Employers who are concerned that allowing telework or reduced workweeks is setting a precedent for future accommodation requests may consider providing a disclaimer that  explains that because of the extraordinary situation caused by COVID-19, working remotely is only temporary and that it is understood that the employee may not be able to perform all of the essential functions of the job during this temporary period.

Q19: How can an employer monitor whether employees are actually working while at home?

A: Many employers have policies that permit email and electronic communications. Generally, employers who do not have these policies in place are still permitted to monitor work email and not invade an employee’s privacy if there is a valid business reason for doing so. It is also important to have non-exempt employees record time worked.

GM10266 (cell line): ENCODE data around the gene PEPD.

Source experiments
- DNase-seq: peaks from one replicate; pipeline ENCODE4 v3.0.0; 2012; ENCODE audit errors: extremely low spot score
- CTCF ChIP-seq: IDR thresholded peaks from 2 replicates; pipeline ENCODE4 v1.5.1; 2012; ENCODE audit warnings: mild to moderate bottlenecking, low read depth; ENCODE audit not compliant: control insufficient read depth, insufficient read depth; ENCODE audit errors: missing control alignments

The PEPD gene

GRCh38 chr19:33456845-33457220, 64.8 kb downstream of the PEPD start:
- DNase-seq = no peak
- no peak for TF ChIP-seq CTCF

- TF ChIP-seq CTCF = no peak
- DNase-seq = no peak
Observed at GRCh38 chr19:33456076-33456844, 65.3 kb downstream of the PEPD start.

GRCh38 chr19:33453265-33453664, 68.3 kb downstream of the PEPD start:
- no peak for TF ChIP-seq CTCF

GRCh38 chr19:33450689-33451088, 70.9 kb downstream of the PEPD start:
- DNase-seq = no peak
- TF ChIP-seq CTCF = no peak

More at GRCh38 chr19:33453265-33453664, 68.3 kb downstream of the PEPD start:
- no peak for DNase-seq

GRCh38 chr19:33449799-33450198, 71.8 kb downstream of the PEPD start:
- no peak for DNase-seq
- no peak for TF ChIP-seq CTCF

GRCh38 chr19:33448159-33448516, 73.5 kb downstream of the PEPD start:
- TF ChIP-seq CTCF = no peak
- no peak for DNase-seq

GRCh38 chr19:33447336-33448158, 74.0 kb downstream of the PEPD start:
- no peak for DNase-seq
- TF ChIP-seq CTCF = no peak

Q20: What are some safety measures employers can take to protect employees?

A: The CDC’s recommended strategies for employers to use now include:

  • Actively encourage sick employees to stay home.
  • Ensure that your sick leave policies are flexible and consistent with public health guidance and that employees are aware of these policies.
  • Talk with companies that provide your business with contract or temporary employees about the importance of sick employees staying home and encourage them to develop non-punitive leave policies.
  • Do not require a healthcare provider’s note for employees who are sick with acute respiratory illness to validate their illness or to return to work. This is because healthcare provider offices and medical facilities may be extremely busy and not able to provide such documentation in a timely way.